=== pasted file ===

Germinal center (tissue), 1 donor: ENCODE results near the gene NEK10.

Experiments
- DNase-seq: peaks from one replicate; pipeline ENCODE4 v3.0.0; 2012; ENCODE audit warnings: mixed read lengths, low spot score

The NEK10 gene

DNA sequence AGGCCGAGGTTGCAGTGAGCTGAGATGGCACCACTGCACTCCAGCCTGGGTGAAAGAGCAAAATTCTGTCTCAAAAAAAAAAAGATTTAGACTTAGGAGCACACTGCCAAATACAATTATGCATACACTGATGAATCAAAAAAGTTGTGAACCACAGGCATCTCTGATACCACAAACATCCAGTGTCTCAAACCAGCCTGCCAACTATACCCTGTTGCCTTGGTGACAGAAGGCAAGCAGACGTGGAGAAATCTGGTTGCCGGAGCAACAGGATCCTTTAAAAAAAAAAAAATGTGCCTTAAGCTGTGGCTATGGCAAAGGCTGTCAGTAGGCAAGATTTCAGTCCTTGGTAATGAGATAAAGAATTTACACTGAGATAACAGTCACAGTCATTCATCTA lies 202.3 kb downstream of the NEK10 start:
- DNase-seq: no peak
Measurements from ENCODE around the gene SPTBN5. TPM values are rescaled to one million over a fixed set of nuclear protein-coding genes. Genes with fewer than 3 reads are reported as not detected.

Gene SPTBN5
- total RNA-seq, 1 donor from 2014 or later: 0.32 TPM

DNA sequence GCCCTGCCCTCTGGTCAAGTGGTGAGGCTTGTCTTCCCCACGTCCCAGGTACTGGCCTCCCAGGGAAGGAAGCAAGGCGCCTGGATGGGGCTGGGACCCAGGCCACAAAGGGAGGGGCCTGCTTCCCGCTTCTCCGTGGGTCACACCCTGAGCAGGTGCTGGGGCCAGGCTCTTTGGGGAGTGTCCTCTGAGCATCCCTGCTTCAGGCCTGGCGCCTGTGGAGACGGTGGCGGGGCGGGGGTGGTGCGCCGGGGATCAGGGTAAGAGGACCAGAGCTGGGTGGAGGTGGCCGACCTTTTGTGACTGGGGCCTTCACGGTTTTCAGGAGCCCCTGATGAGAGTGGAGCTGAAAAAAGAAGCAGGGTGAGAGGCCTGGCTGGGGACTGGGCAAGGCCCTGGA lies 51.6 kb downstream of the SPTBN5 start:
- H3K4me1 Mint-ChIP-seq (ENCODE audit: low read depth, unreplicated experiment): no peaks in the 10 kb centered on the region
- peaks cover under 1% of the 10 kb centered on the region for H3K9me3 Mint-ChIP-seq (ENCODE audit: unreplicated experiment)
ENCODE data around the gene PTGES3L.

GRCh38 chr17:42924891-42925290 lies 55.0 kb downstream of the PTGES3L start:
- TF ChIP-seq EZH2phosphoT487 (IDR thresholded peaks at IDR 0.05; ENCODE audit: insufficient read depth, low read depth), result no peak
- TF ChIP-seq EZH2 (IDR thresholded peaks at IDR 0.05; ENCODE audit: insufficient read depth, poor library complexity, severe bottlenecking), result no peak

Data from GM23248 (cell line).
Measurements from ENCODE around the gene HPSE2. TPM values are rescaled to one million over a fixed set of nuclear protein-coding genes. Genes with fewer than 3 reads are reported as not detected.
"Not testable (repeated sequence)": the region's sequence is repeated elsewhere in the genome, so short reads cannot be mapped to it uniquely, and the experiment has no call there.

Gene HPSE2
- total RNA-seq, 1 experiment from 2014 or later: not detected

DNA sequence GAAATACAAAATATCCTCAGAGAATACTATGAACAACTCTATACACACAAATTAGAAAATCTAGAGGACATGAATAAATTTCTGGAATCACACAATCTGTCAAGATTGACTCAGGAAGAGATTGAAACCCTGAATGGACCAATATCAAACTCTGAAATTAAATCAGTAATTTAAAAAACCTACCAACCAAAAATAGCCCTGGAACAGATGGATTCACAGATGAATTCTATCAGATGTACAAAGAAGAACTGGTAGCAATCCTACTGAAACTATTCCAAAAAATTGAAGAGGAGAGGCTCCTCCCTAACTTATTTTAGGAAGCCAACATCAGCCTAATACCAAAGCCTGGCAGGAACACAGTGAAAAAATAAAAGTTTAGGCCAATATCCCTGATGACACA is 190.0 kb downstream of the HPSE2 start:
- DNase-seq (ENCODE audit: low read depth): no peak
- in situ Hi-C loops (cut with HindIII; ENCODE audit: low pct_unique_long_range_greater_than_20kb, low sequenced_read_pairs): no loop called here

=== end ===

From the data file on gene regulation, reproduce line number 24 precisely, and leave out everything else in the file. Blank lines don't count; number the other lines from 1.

- in situ Hi-C loops (cut with HindIII; ENCODE audit: low pct_unique_long_range_greater_than_20kb, low sequenced_read_pairs): no loop called here